To spare you the full tale of my computer woes, the short version is that my computer lacked that essential laptop capability to close, and thus be placed into a backpack and transported anywhere useful besides my desk and my bed. So I never took my laptop to class.

I didn’t miss it, for the most part. Very few assignments required me to type anything and I could log onto the Internet at any number of locations in the various libraries on campus. Not to mention that distracting pastimes, such as talking to friends online or checking my email obsessively were restricted to short(ish) breaks between active studying.

However, my beloved laptop, which I still required for distracting myself from school-related activities when at home, had problems beyond its lack of closure and it was easy to get jealous of the very portable computers the other students in my cohort carried around. Eventually it became clear that I was going to need to obtain a new laptop, so over winter break I shelled out far too much money for a shiny new one.

Which brings me to this week’s topic; the dangers of getting what you want. Because now I have a laptop that I can easily slip into my backpack between lab manuals and textbooks, so it comes to school with me every day. Which means that, mid-physics problem, I can tell a good friend about my day or reply to an email about a shadowing opportunity, or, oh yeah, write a blog entry. Laptop portability may have increased, but my productivity has taken a nosedive.

Easy solution, though; just stop bringing it with me to class in the first place, right? But as anyone who has ever acquired a new piece of technology can tell you, once you begin to rely on something, it’s almost impossible to give it up. I’ve forgotten how to be a non-computered student. How do I take notes in bio without my computer? How do I cram for that lab quiz if I can’t access the power point slides from the lecture the other day? What if I get an important email!? I can no longer function without constant connection to the web!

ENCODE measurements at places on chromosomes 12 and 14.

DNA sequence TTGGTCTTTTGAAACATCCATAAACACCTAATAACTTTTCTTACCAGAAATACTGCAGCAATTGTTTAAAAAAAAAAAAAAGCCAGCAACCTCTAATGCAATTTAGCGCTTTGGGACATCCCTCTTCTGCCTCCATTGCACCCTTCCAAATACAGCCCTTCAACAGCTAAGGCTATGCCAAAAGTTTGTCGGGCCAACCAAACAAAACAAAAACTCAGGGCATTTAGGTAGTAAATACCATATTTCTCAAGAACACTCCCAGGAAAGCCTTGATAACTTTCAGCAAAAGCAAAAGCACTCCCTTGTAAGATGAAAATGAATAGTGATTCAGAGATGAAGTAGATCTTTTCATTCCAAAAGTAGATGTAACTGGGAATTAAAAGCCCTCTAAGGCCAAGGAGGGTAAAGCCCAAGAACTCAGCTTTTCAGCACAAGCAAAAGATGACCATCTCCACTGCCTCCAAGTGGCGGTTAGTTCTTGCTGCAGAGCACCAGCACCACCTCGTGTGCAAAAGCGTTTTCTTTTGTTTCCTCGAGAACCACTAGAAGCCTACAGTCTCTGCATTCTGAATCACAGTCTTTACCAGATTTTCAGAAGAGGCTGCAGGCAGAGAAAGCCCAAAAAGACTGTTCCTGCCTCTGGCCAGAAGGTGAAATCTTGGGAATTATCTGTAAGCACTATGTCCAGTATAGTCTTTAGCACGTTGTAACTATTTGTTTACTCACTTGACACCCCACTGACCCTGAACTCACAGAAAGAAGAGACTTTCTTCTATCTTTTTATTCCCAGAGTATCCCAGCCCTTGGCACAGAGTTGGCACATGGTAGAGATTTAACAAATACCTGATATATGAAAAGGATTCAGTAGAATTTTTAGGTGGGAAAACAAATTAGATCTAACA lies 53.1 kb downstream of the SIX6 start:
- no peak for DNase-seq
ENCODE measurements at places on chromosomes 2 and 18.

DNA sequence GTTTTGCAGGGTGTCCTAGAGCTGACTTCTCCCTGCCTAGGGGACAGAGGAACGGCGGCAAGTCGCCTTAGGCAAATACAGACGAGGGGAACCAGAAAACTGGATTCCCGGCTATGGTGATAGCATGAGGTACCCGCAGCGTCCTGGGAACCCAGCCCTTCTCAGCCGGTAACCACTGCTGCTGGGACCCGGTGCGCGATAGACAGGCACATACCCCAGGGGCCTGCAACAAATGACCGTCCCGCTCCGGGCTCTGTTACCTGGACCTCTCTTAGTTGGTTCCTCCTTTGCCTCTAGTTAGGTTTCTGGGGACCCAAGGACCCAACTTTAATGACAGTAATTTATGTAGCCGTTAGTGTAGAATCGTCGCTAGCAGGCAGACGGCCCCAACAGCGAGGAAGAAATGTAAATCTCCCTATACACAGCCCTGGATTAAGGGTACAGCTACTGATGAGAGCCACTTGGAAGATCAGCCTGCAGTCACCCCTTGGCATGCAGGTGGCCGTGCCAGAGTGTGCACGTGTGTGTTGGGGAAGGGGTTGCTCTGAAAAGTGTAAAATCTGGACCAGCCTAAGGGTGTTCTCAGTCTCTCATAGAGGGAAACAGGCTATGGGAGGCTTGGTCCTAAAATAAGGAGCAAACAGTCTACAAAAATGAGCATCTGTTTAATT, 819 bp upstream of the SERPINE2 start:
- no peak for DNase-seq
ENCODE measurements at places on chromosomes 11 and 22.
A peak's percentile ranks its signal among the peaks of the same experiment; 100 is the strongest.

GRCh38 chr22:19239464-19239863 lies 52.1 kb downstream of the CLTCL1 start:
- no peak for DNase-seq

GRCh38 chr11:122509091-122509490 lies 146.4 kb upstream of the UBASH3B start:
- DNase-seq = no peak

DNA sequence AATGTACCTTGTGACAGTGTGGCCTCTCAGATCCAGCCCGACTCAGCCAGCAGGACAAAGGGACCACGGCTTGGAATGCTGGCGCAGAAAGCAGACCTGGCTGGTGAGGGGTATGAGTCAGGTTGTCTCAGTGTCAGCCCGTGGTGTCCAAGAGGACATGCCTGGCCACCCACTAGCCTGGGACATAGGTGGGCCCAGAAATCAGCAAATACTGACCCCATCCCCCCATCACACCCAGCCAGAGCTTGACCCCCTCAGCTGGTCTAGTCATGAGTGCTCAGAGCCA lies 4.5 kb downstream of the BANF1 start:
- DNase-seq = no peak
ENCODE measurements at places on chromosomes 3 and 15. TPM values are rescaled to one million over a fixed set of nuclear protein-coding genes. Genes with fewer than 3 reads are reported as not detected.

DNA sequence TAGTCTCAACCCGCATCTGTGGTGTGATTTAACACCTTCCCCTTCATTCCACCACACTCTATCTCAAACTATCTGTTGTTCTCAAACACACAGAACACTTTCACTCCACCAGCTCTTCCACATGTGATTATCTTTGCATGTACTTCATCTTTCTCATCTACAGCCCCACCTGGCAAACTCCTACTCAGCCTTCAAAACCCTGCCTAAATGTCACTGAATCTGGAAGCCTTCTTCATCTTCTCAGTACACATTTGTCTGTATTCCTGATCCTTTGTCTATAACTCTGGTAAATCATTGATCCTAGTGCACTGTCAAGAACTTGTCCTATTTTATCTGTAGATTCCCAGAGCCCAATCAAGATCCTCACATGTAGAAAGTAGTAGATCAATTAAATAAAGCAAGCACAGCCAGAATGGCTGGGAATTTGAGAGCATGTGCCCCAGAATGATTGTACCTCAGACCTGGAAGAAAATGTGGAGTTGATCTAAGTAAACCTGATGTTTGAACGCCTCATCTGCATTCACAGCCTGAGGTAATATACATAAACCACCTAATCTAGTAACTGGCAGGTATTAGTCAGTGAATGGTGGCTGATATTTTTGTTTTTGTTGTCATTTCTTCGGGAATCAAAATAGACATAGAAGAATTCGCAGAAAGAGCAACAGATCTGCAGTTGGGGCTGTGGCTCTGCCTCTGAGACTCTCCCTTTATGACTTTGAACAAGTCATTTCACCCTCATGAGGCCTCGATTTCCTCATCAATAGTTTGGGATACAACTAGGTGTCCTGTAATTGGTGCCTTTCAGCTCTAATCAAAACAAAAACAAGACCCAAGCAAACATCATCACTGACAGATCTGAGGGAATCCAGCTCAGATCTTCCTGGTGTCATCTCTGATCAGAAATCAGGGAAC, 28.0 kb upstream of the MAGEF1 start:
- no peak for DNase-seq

Thus you, dear reader, get an update, and I get a chapter behind in my physics studying. Ah, technology.


 

I’m terribly behind in updating, and this hardly counts as a legitimate post, but this article about the discrepancy in doctor salaries based on gender was a depressing enough way to start out my Wednesday that I thought I would share.

It’s a good article; the study and the author don’t just accept the numbers and leave us readers to try and sort through the reasons. No, it isn’t just the differences in specialties. No, it’s not just because all these women doctors are off having babies. They even ruled out different income structures or salary negotiating techniques which are causes that didn’t occur to me right away.

As an idle thought, I wonder if the custom of never asking or talking about income might not be hurting our country’s efforts to equality. Are most of these women, who I imagine are by and large intelligent, driven individuals to have made it through medical school and residency, aware that their male counterparts are making more money? It’s one thing to look at statistics in an article, and quite another to know you’re being held to a different standard by an employer.

This is all the more disturbing in light of my last post on women in medicine, in which Canadian schools were having to select moderately qualified male students over extremely qualified female students in order to keep the gender balance from tipping too far off center. Are we paying less qualified doctors more simply because they are male?

By the time you’re making 200K a year, it’s hardly good manners to complain about your income. Still, income equality is important not because of a number in a bank account, but rather because it represents a mindset about what we believe women are worth; right now that seems to be less than men.